Over the past week, I've had an online exchange with several pro-choice bloggers about the Kermit Gosnell case. Gosnell, a Philadelphia abortionist, has been charged with butchering viable babies, causing a woman's death, and endangering other patients. A grand jury report details his alleged crimes. Initially, I cited the report as a challenge to some feminist writers (I called them pro-choice absolutists) on the ethics and legality of post-viability abortions. In response, various bloggers challenged me on other aspects of the case.
On Monday, I answered the bloggers' questions and challenged them to answer mine. The question I put to them was this:
Gosnell stands charged with abortions beyond the 24-week gestational limit prescribed by Pennsylvania law. … I agree with you on most abortion policy questions. Contraception or abstinence is best, emergency contraception is next best, early abortion is next best, and we should make these options more accessible, not less. But we'll still be left with some women who, for no medical reason, have run out the clock, even to the point of viability. Should their abortion requests be granted anyway?
Several of these writers, to their great credit, have taken up the challenge. So have others who didn't have to answer the question but took it on anyway. Here are their answers.
1. Yes, says Ann Furedi:
I'm proud to be an absolutist on this issue! I do absolutely believe in women's right to make abortion decisions. It's always struck me that being pro-choice is a bit like being pregnant: you either are or you're not! You can no more be "a bit" pro-choice than you can be a bit pregnant. … The question is: Do we think that women should have leave to make moral decisions about their abortions? Or do we only think that when we are "comfortable" with the decision they make? I believe the former … I don't [think the Gosnell] case speaks to the morality of later abortion or the moral status of the fetus at all. However, it speaks volumes about Saletan's understanding of moral philosophy that he clearly thinks that it does.
2. Yes, says Pema Levy:
For the purposes of Saletan's question, I think we're referring to late-term abortions as post-viability abortions, which means that women would be required to continue their pregnancy for 3-4 months. For me, the answer is yes, late-term abortions should be legal, even if medical complications are out of the picture. If a woman decides to have a late-term abortion, which often means traveling across state lines and spending a lot of money to have it done or submitting to a complicated procedure at a shady clinic like Dr. Gosnell's patients did, then they are obviously making a very serious decision because they feel having an abortion is what they need. Maybe their decision is financial, maybe their marriage has become abusive, and maybe she's a bad, fickle person. But being pro-choice means having the strong belief that women's bodies should not be used in any way against their will. … Dr. Tiller used to wear a pin that said "trust women," and that's a good way to sum up the pro-choice argument for late-term abortions.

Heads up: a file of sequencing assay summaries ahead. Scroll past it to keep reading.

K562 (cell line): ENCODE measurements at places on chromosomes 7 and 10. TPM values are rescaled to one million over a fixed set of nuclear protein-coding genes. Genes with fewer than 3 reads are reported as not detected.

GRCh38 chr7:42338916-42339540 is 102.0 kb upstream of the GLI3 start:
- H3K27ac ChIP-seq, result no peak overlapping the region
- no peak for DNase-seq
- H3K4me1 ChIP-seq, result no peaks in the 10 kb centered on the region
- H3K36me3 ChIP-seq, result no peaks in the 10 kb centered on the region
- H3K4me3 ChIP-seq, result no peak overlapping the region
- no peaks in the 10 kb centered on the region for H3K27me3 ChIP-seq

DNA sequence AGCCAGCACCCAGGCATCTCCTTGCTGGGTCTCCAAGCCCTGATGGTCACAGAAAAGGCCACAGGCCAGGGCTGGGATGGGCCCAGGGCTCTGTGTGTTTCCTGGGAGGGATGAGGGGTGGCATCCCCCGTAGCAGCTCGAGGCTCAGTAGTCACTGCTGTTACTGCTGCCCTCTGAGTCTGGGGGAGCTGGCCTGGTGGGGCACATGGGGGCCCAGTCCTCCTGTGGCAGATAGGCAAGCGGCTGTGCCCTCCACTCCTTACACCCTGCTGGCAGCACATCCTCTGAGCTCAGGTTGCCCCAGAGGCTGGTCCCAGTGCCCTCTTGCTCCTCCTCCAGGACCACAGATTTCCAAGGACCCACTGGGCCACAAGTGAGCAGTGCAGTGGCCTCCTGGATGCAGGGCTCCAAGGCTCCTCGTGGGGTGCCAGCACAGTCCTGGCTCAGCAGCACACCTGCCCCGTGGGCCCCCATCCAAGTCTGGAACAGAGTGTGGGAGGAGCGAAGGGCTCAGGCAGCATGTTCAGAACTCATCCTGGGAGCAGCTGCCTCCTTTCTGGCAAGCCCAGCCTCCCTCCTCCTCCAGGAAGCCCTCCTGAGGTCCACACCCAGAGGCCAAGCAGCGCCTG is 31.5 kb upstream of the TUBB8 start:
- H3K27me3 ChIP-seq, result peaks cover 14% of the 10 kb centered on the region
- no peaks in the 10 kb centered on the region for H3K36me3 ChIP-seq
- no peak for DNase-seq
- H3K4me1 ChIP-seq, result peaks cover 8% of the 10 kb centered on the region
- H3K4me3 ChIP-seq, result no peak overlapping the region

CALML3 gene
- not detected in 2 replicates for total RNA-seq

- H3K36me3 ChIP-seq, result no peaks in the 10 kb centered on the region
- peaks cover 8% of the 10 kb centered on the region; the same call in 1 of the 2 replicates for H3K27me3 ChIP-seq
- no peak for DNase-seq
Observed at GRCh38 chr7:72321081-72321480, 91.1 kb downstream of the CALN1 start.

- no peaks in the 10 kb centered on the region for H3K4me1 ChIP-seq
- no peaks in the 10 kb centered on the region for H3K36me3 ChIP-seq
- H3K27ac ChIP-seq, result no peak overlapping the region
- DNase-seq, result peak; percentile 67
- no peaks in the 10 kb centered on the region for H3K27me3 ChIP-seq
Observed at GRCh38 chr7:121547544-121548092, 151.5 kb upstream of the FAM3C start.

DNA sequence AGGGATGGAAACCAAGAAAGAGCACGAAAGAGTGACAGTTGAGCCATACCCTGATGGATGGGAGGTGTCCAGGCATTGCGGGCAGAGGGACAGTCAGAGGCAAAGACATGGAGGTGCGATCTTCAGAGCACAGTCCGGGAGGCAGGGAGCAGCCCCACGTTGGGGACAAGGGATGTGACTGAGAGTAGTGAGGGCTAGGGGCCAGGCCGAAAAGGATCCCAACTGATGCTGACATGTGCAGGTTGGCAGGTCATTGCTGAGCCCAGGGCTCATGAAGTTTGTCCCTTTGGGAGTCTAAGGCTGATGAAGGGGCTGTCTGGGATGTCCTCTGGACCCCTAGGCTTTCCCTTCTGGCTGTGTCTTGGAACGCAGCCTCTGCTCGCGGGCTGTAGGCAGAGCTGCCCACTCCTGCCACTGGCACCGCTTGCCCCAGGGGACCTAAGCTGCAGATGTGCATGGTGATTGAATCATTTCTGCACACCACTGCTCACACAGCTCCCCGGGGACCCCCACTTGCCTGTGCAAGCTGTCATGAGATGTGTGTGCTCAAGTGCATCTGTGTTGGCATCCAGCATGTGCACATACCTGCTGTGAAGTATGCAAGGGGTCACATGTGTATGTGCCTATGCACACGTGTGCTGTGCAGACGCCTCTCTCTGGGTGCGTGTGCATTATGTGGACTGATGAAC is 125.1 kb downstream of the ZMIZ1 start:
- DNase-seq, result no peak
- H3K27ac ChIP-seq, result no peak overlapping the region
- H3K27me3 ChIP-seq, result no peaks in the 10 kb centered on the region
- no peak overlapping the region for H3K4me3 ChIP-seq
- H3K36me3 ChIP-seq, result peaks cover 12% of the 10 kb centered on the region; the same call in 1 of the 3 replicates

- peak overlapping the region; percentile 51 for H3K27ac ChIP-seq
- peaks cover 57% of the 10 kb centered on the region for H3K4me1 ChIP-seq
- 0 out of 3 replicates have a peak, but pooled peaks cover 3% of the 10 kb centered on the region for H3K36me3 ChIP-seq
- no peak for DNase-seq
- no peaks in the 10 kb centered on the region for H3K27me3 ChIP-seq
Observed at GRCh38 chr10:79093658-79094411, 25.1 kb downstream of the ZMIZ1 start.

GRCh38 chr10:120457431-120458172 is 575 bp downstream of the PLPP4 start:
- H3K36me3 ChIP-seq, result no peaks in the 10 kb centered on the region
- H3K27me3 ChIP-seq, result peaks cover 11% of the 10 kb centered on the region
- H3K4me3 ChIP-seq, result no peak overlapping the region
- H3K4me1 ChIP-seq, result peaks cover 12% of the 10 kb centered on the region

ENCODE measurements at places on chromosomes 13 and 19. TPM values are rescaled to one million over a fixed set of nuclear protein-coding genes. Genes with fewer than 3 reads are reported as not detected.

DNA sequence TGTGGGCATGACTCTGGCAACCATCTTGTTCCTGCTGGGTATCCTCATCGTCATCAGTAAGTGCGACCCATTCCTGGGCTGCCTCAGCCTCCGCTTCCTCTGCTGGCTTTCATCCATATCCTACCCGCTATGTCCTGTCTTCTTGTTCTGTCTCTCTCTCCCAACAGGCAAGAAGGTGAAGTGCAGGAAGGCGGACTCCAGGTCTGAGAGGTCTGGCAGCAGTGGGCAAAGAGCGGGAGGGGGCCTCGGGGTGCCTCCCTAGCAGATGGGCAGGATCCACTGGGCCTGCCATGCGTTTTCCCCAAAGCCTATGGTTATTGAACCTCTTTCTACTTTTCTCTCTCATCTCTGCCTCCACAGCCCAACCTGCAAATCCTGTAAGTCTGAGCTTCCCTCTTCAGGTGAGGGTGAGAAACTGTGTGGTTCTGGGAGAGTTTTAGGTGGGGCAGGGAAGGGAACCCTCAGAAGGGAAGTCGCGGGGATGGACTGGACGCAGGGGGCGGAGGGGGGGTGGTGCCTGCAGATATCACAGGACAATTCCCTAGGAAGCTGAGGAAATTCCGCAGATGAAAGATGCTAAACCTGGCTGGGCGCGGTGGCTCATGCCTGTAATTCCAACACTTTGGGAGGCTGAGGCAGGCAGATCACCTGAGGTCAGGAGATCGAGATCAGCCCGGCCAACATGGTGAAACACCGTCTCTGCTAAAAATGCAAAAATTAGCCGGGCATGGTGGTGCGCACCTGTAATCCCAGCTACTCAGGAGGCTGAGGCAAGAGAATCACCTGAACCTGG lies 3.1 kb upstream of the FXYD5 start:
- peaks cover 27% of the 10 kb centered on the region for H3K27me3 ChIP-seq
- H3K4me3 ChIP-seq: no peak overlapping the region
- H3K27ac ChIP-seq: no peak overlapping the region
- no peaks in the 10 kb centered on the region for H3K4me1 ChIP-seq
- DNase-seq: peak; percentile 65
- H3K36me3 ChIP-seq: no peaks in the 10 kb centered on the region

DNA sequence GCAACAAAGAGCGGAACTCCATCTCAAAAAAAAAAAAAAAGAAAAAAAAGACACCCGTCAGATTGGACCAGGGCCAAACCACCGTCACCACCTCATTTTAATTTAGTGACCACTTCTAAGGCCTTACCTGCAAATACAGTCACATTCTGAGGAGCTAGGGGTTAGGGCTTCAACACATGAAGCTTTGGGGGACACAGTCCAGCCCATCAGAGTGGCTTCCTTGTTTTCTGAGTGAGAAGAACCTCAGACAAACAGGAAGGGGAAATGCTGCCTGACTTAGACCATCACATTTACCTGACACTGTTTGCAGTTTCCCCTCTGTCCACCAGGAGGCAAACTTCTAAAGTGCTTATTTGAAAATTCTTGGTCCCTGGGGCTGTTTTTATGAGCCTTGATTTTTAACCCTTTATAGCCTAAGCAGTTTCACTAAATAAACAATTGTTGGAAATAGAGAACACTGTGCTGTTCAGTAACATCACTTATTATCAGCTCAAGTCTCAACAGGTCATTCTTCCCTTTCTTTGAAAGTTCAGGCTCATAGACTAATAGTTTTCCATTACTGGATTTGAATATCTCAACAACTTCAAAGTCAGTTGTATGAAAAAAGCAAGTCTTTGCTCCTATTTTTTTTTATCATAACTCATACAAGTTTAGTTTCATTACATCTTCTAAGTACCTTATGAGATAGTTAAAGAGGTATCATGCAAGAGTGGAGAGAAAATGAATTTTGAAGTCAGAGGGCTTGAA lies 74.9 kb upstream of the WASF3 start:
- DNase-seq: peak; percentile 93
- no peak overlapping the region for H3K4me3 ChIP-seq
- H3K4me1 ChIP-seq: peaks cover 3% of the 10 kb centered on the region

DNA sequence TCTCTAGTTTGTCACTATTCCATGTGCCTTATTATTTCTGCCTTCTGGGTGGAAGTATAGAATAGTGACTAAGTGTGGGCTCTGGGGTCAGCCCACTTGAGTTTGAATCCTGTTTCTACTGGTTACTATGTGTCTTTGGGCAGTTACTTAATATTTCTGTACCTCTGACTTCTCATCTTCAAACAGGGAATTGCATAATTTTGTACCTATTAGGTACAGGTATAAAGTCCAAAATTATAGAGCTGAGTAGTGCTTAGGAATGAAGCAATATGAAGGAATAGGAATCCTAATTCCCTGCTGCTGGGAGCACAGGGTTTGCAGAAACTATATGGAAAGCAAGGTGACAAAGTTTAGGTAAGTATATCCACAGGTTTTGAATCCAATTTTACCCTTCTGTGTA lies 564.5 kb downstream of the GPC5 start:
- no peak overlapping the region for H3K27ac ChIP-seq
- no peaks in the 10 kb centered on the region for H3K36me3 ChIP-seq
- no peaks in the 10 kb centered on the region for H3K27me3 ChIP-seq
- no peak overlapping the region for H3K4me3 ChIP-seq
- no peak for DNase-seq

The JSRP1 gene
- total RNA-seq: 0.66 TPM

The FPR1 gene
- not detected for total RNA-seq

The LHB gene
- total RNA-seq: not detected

3. No, says Jill Filipovic:
No, the charges should not be dropped in the name of women's autonomy. The 24-week limit is Pennsylvania law, and Gosnell should have followed it. … I fall on the side of believing that women should not be legally required to carry pregnancies against their will, which is why I'm pro-choice. But I also understand that there are a variety of interests in protecting fetuses. I think any moral interest or state interest in the fetus's well-being is almost always trumped by the interests of the woman carrying that fetus, but in legislating to strike a balance between those competing interests, it seems fair enough (if not totally ideologically consistent) to outlaw abortion after the point of viability (which is roughly what the 24-week marker does), so long as there are exceptions for the life and health of the woman and so long as abortion is widely accessible early on.